Neonatal Opsoclonus

Update item information
Identifier 166-4
Title Neonatal Opsoclonus
Ocular Movements Opsoclonus; Lid Nystagmus
Creator Shirley H. Wray, M.D., Ph.D., FRCP, Professor of Neurology Harvard Medical School, Director, Unit for Neurovisual Disorders, Massachusetts General Hospital
Contributor Primary Shirley H. Wray, MD, PhD, FRCP, Professor of Neurology, Harvard Medical School; Director, Unit for Neurovisual Disorders, Massachusetts General Hospital
Subject Neonatal Opsoclonus; Lid Nystagmus; Saccadic Oscillations
Presenting Symptom Abnormal eye movements
History This child was one of the first cases of opsoclonus that I saw with Dr. Cogan in the early 1970's. He carried a diagnosis of strabismus with deviation of the left eye. In this child, opsoclonus occurred as a transient phenomenon in an otherwise healthy infant. For a complete overview of opsoclonus in childhood, I recommend you review all the cases in this collection. ID 166-4 Neonatal Opsoclonus ID 166-6 Parainfectious Opsoclonus ID 166-12 Opsoclonus in the Dark ID 936-1 Neonatatal Opsoclonus ID 936-8 Paraneoplastic Opsoclonus Downbeat Nystagmus ID 166-12 is shown courtesy of Dr. John Leigh. It is a striking illustration of opsoclonus in the dark. Dr. Leigh made a film of the rapid multidirectional saccades by placing a light diode on the surface of the eyeball in a patient with opsoclonus. ID 936-8 is a very instructive case, previously published in the New England Journal of Medicine in 1995. The child presented with paraneoplastic opsoclonus due to an occult neuroblastoma. How to investigate a child with opsoclonus is fully outlined in ID936-8. Interested readers are referred to Pediatric Neuro-Ophthalmology. Editors: Brodsky MC, Baker RS, Hamed LM. Spinger-Verlag, New York, Inc. 1996.
Clinical This baby has opsoclonus characterized by conjugate, multidirectional back to back rapid saccades without an intersaccadic interval. In this child opsoclonus occurred as a transient phenomenon in an otherwise healthy infant.
Etiology Neonatal opsoclonus
Disease/Diagnosis Neonatal Opsoclonus
Treatment None
References 1. Averbuch-Heller L, Remler BF. Opsoclonus. Semin Neurol 1996;16:21-26. 2. Cogan DG. Ocular dysmetria: flutter like oscillations of the eyes and opsoclonus. Arch Ophthalmol 1954;51:318-335. 3. Dyken P, Kolar O. Dancing eye dancing feet: Infantile polymyoclonia. Brain 1968; 91:305-320. 4. Hankey GJ, Sadka M. Ocular flutter postural body tremulousness and CSF pleocytosis: a rare postinfectious syndrome. J Neurol Neurosurg Psychiatry 1987;50:1235-1236. 5. Hoyt CS, Mousel DK, Weber AA. Transient supranuclear disorders of gaze in healthy neonates. Am J Ophthalmol 1980;89:708-711. 6. Hoyt CS, Gelbart SS. Vertical nystagmus in infants with congenital ocular abnormalities. Ophthalmic Pediatr Genet 1984;4:155-162. 7. Kinsbourne M. Myoclonic encephalopathy of infants. J Neurol Neurosurg Psychiatry 1962;25:2712-276. 8. Kuban KC, Ephros MA, Freeman RL, Laffell LB, Bresnan MJ. Syndrome of opsoclonus-myoclonus caused by Coxsackie B3 infection. Ann Neurol 1983;13:69-71. 9. Leigh RJ, Zee DS. Diagnosis of Nystagmus and Saccadic Intrusion. Chp 10:475-558. In: The Neurology of Eye Movements, Fourth Edition. Oxford University Press, NY. 2006. 10. Mitchell WG, Snodgress SR. Opsoclonus-ataxia due to childhood neural crest tumors: a chronic neurologic syndrome. J Child Neurol 1990;5:153-158. 11. Morad Y, Benyamini OG, Avni I. Benign opsoclonus in preterm infants. Pediatr Neurol 2004;31:275-278. 12. Nellhaus G. Abnormal head movements of young children. Dev Med Child Neurol 1983;25:384-389. 13. Orzechowski K, Walichiewicz T. Przypadek operowanej torbieli srodpajeczy mozdika (operated cyst of the cerebellum) Licowski Tygodnik Lekurski 1913;18:219-227. 14. Pranzatelli MR. The neurobiology of the opsoclonus-myoclonus syndrome. Clin Neuropharmacol 1992;15:186-228. 15. Pranzatelli MR, Tate ED, Kinsbourne M. Caviness VC, Mishra B. Forty-one year follow-up of childhood-onset opsoclonus-myoclonus-ataxia: cerebellar atrophy, multiphasic relapses and response to IVIG. Mov Disord 2002;17:1387-1390. 16. Pranzatelli MR, Travelstead AL, Tate ED, Allison TJ, Verhulst SJ. CSF B-cell expansion in opsoclonus-myoclonus syndrome: a biomarker of disease activity. Mov Disord 2004:19:770-777. 17. Pranzatelli MR, Tate ED, Travelstead AL, Longee D. Immunologic and clinical responses to rituximab in a child with opsoclonus-myoclonus syndrome. Pediatrics 2005;115:115-119. 18. Rivner MH, Jay WM,Green JB, Dyken PR. Opsoclonus in hemophilus influenza meningitis. Neurology 1982;32:661-663. 19. Shawkat FS, Harris CM, Wilson J, Taylor DSI. Eye movements in children with opsoclonus. Neuropaediatrics 1993;24:218-223. 20. Wiest G, Safoschnik G, Schnaberth G, Mueller C. Ocular flutter and truncal ataxia may be associated with enterovirus infection. J Neurology 1997, 244:288-292. 21. Wong AM, Musallam S, Tomlinson RD, Shannon P, Sharpe JA. Opsoclonus in three dimensions: oculographic, neuropathologic and modeling correlates. J Neurol Sci 2001;189:71-81.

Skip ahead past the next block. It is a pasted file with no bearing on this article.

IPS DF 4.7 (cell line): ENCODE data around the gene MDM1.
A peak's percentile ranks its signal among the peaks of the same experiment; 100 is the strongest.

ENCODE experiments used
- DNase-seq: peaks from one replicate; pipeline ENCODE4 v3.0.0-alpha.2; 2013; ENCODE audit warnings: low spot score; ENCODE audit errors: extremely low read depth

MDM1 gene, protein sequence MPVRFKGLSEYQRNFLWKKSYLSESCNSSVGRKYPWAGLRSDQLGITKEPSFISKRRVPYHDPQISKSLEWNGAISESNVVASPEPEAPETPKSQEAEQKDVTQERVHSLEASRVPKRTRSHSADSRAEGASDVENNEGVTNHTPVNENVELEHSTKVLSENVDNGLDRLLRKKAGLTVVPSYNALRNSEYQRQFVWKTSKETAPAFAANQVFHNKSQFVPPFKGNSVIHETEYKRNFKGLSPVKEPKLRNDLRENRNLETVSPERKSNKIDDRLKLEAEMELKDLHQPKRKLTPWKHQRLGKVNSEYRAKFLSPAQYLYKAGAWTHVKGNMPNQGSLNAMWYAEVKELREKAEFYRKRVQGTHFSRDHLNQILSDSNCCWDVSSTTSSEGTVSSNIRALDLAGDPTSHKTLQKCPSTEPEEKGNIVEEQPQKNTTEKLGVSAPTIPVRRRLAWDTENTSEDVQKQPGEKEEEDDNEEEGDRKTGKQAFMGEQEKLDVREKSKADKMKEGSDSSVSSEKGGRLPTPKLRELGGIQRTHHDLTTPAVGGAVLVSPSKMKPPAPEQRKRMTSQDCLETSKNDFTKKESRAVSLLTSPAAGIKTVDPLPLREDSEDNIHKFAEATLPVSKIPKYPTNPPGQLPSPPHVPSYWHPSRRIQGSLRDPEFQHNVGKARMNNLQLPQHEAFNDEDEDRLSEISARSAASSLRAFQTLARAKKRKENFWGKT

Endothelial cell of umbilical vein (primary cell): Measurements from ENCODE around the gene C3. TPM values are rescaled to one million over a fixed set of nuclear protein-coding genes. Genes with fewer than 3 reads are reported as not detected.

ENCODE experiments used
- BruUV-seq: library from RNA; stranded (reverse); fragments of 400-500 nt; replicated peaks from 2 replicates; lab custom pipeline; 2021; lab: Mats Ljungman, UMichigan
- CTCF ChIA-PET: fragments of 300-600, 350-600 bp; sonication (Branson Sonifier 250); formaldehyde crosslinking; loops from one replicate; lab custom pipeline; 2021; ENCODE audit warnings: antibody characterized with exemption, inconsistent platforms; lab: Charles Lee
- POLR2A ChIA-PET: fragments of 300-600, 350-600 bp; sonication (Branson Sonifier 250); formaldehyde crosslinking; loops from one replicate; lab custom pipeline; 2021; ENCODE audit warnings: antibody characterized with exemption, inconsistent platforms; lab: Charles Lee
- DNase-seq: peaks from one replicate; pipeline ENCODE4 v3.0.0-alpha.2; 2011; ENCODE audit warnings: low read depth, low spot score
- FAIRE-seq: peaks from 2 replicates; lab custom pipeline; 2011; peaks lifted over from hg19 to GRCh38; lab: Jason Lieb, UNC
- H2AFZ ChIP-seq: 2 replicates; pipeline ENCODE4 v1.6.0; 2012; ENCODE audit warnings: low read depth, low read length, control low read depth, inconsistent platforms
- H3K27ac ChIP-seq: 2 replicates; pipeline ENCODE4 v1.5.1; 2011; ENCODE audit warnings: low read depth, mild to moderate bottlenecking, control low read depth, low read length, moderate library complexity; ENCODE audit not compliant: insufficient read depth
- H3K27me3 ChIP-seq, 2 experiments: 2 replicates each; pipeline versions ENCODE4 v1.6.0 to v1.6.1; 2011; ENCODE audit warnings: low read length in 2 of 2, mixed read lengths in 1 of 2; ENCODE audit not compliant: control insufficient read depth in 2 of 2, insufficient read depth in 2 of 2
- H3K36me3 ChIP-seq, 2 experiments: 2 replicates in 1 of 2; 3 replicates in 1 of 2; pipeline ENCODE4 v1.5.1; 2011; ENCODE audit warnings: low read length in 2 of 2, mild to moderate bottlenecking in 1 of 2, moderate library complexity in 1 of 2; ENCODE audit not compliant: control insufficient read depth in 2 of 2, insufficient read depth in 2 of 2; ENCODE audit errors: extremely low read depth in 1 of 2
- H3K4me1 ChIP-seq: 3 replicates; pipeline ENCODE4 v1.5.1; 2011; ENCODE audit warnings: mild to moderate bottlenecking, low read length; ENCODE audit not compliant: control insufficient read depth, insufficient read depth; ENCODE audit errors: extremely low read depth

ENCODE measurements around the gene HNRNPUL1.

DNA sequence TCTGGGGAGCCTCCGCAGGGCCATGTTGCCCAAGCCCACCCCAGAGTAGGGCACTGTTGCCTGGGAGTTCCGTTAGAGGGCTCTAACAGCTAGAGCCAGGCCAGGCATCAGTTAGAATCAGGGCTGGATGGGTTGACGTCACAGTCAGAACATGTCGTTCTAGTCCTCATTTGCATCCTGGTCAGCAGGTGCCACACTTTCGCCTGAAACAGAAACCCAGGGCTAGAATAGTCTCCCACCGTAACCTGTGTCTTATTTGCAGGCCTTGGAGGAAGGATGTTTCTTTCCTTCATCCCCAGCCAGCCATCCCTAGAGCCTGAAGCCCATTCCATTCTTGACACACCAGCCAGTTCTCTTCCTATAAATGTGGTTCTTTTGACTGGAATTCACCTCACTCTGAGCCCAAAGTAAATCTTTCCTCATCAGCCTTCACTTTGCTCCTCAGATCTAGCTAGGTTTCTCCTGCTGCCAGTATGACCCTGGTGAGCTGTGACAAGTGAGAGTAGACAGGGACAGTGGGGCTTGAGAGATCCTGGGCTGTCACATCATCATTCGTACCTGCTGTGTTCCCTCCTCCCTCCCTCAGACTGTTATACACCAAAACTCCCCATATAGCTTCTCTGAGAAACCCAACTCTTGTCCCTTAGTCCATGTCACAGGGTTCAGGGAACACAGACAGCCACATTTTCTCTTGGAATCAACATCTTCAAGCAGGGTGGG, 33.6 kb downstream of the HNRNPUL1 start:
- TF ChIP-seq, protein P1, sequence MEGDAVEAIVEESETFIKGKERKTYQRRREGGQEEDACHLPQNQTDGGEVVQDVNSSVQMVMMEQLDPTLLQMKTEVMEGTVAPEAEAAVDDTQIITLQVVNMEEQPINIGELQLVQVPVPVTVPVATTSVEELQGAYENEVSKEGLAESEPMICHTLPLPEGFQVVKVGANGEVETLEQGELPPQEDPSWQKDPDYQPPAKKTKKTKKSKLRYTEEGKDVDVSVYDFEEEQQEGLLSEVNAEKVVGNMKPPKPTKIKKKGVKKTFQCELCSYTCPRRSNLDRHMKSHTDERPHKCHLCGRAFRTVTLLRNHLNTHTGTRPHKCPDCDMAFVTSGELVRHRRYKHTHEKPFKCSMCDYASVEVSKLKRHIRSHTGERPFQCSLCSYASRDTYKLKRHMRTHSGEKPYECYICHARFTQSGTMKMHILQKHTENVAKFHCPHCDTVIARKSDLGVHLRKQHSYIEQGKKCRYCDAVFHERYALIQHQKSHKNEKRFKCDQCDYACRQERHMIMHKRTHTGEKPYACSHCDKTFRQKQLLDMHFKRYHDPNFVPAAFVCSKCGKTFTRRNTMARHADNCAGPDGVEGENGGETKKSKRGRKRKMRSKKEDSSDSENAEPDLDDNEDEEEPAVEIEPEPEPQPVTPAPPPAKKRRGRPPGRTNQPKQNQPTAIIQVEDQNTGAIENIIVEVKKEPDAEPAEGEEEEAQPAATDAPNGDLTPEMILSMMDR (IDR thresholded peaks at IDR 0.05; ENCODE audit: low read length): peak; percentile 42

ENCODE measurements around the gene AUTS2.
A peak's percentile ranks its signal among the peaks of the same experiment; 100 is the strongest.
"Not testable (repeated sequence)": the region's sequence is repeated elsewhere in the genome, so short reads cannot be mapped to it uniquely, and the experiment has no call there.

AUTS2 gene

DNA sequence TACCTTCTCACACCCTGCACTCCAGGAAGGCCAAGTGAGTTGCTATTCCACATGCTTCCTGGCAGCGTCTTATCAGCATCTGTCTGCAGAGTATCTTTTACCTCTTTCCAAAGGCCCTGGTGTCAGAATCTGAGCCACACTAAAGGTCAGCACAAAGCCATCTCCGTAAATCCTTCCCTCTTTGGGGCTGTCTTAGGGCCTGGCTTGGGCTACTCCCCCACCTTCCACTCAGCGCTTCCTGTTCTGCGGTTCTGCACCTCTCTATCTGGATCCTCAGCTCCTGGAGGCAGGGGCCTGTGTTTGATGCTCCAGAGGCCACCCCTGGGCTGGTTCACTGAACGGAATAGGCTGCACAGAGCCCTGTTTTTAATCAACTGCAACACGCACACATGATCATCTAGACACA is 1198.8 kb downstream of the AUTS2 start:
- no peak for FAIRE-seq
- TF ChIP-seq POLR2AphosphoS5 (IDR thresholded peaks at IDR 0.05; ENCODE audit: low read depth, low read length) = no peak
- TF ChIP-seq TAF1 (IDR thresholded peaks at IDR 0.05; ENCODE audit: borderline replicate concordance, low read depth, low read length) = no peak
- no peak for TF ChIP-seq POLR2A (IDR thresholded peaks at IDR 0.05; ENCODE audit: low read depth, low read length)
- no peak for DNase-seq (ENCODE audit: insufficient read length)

Relation is Part of 166-3, 166-6, 166-12, 936-1, 936-8
Publisher Spencer S. Eccles Health Sciences Library, University of Utah
Date 1972
Type Image/MovingImage
Format video/mp4
Source 16 mm Film
Rights Management Copyright 2002. For further information regarding the rights to this collection, please visit:
Holding Institution Spencer S. Eccles Health Sciences Library, University of Utah, 10 N 1900 E, SLC, UT 84112-5890
Collection Neuro-ophthalmology Virtual Education Library: NOVEL
Language eng
ARK ark:/87278/s6pv9h0z
Setname ehsl_novel_shw
Date Created 2008-09-05
Date Modified 2017-02-22
ID 188633
Reference URL